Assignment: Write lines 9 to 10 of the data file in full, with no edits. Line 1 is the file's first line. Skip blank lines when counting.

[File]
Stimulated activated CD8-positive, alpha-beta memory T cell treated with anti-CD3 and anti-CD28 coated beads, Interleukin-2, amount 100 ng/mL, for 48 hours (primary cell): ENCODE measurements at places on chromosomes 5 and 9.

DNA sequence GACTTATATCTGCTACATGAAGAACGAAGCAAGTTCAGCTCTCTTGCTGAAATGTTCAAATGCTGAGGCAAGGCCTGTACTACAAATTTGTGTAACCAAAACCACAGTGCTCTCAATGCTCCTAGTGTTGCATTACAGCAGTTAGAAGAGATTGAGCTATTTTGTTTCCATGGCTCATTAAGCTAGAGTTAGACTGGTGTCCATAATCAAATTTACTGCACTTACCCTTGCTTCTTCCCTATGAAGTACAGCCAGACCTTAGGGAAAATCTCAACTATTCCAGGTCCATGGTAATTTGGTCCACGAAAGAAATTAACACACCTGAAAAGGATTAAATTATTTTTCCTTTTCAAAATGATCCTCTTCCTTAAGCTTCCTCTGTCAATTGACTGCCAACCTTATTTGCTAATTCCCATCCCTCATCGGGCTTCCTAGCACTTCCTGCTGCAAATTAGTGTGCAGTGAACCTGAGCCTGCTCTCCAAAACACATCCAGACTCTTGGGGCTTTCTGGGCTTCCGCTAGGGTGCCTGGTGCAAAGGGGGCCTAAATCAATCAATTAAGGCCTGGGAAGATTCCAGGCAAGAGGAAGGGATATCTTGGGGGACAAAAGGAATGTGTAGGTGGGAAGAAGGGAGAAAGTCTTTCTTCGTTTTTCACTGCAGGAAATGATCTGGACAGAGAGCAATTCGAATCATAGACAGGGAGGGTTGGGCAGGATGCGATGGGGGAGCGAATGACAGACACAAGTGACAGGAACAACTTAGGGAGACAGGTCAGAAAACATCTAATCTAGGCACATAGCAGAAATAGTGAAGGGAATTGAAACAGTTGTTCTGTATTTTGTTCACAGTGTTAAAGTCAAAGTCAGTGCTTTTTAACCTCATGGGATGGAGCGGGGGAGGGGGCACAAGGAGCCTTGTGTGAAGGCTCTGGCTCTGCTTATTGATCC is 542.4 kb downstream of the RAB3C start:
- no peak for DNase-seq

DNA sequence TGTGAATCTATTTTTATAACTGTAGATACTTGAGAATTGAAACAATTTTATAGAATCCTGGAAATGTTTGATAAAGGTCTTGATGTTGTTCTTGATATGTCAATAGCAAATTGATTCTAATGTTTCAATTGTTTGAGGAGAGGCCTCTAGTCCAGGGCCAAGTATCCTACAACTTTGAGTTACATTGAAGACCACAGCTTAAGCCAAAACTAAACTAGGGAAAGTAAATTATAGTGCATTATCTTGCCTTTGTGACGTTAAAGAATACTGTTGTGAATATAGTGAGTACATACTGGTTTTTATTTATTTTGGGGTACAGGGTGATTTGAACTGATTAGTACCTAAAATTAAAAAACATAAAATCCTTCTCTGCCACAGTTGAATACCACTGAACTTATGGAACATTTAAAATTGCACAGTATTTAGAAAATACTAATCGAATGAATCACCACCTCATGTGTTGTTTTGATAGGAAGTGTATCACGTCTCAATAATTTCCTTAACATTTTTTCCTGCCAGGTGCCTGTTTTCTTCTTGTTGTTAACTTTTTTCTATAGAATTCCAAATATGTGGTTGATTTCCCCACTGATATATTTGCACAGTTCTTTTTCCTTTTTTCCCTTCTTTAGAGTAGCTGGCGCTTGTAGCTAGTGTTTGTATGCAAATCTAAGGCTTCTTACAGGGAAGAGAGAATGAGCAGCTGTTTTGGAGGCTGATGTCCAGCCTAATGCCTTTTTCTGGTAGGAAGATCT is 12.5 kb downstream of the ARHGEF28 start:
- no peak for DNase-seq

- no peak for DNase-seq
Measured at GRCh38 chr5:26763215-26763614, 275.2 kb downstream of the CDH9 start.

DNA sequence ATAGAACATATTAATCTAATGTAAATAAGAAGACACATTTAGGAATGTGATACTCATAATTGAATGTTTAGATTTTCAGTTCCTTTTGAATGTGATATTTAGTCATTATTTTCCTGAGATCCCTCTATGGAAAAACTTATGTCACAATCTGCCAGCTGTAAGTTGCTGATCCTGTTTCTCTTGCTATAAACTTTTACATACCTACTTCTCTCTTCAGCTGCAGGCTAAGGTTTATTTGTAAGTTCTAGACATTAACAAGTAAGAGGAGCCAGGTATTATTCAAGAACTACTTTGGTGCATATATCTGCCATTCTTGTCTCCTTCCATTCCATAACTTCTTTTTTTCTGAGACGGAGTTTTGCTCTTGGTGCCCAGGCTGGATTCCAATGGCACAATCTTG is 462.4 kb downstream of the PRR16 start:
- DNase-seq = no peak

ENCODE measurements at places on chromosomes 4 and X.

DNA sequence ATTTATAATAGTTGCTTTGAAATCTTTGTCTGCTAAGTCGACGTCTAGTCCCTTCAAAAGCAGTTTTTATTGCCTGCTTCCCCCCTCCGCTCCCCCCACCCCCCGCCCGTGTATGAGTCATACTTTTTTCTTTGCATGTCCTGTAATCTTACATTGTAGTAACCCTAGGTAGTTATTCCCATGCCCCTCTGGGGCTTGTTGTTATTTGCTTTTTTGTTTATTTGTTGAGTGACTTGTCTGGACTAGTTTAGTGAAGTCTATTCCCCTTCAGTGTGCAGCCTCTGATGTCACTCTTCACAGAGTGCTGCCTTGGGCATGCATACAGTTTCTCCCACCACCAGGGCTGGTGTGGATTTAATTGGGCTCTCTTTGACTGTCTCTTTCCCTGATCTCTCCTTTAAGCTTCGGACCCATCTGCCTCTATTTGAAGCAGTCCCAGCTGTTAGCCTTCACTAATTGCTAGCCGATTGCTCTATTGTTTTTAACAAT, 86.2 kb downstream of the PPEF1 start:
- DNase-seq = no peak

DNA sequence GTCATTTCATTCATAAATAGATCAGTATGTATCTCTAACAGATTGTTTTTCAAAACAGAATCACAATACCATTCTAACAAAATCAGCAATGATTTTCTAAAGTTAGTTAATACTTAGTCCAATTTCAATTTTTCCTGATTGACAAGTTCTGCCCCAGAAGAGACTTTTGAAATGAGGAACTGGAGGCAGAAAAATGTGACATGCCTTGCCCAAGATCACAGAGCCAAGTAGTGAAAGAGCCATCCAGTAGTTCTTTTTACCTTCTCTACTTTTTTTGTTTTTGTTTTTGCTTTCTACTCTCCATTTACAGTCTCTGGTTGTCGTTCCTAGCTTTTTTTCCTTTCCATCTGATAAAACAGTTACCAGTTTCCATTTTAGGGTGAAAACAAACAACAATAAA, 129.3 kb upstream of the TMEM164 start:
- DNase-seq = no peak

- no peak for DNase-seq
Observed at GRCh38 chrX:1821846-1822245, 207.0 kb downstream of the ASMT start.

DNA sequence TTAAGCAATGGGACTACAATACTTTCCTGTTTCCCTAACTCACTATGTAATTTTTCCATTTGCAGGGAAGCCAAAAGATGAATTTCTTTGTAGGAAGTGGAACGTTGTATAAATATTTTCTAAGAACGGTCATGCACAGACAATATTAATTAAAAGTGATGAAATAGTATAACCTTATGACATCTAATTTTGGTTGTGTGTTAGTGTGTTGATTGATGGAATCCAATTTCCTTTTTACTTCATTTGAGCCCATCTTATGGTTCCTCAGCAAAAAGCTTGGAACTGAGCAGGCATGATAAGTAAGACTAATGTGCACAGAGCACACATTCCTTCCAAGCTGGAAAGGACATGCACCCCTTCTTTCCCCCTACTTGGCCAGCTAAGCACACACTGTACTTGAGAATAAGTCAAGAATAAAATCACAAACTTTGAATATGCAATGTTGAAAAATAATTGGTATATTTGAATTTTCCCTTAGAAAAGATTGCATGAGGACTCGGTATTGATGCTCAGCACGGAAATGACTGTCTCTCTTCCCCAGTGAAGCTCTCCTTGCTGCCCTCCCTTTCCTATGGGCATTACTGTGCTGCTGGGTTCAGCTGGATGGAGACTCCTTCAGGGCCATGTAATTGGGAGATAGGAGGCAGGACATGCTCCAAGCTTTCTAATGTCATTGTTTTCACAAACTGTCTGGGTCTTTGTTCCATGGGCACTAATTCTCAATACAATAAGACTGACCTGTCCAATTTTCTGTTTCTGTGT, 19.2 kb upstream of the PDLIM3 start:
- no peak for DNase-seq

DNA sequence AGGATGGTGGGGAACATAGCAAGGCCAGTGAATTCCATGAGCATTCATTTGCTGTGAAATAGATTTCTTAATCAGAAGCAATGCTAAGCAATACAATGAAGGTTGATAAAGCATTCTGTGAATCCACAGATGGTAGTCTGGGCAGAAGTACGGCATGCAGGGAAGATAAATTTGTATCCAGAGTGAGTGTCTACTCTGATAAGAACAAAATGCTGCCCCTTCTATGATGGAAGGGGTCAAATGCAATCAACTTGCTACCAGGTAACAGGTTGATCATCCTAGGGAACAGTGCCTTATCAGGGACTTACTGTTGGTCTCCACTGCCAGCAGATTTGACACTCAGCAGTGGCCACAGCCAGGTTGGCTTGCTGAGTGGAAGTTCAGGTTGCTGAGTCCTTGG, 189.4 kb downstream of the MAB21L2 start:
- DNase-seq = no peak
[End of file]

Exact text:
- DNase-seq = no peak

ENCODE measurements at places on chromosomes 4 and X.